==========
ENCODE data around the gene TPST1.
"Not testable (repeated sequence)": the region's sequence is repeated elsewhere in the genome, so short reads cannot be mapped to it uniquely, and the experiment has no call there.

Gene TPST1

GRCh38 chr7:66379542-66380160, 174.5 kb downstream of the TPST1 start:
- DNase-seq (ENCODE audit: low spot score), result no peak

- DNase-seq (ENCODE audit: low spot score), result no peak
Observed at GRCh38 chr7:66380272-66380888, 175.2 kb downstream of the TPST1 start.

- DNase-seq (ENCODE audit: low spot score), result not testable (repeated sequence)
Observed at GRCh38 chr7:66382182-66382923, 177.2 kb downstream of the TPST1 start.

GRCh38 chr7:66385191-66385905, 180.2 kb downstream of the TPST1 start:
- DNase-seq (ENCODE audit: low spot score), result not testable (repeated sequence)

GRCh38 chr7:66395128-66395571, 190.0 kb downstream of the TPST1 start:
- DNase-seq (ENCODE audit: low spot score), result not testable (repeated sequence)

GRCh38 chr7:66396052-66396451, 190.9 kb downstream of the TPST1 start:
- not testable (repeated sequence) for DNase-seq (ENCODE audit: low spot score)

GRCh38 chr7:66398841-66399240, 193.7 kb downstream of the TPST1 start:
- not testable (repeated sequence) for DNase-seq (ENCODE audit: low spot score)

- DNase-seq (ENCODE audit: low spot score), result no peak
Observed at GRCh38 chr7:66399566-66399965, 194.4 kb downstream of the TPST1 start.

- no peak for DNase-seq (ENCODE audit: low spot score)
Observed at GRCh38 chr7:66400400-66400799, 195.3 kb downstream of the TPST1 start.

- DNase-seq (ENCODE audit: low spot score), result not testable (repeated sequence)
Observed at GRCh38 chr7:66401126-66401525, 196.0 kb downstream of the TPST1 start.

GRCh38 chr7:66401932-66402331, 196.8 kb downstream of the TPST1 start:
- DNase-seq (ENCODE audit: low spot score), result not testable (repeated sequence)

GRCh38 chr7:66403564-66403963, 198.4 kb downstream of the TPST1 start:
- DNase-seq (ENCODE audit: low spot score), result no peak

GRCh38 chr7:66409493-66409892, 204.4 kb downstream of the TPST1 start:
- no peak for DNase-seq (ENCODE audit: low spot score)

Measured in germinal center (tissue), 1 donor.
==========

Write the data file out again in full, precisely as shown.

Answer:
ENCODE data around the gene TPST1.
"Not testable (repeated sequence)": the region's sequence is repeated elsewhere in the genome, so short reads cannot be mapped to it uniquely, and the experiment has no call there.

Gene TPST1

GRCh38 chr7:66379542-66380160, 174.5 kb downstream of the TPST1 start:
- DNase-seq (ENCODE audit: low spot score), result no peak

- DNase-seq (ENCODE audit: low spot score), result no peak
Observed at GRCh38 chr7:66380272-66380888, 175.2 kb downstream of the TPST1 start.

- DNase-seq (ENCODE audit: low spot score), result not testable (repeated sequence)
Observed at GRCh38 chr7:66382182-66382923, 177.2 kb downstream of the TPST1 start.

GRCh38 chr7:66385191-66385905, 180.2 kb downstream of the TPST1 start:
- DNase-seq (ENCODE audit: low spot score), result not testable (repeated sequence)

GRCh38 chr7:66395128-66395571, 190.0 kb downstream of the TPST1 start:
- DNase-seq (ENCODE audit: low spot score), result not testable (repeated sequence)

GRCh38 chr7:66396052-66396451, 190.9 kb downstream of the TPST1 start:
- not testable (repeated sequence) for DNase-seq (ENCODE audit: low spot score)

GRCh38 chr7:66398841-66399240, 193.7 kb downstream of the TPST1 start:
- not testable (repeated sequence) for DNase-seq (ENCODE audit: low spot score)

- DNase-seq (ENCODE audit: low spot score), result no peak
Observed at GRCh38 chr7:66399566-66399965, 194.4 kb downstream of the TPST1 start.

- no peak for DNase-seq (ENCODE audit: low spot score)
Observed at GRCh38 chr7:66400400-66400799, 195.3 kb downstream of the TPST1 start.

- DNase-seq (ENCODE audit: low spot score), result not testable (repeated sequence)
Observed at GRCh38 chr7:66401126-66401525, 196.0 kb downstream of the TPST1 start.

GRCh38 chr7:66401932-66402331, 196.8 kb downstream of the TPST1 start:
- DNase-seq (ENCODE audit: low spot score), result not testable (repeated sequence)

GRCh38 chr7:66403564-66403963, 198.4 kb downstream of the TPST1 start:
- DNase-seq (ENCODE audit: low spot score), result no peak

GRCh38 chr7:66409493-66409892, 204.4 kb downstream of the TPST1 start:
- no peak for DNase-seq (ENCODE audit: low spot score)

Measured in germinal center (tissue), 1 donor.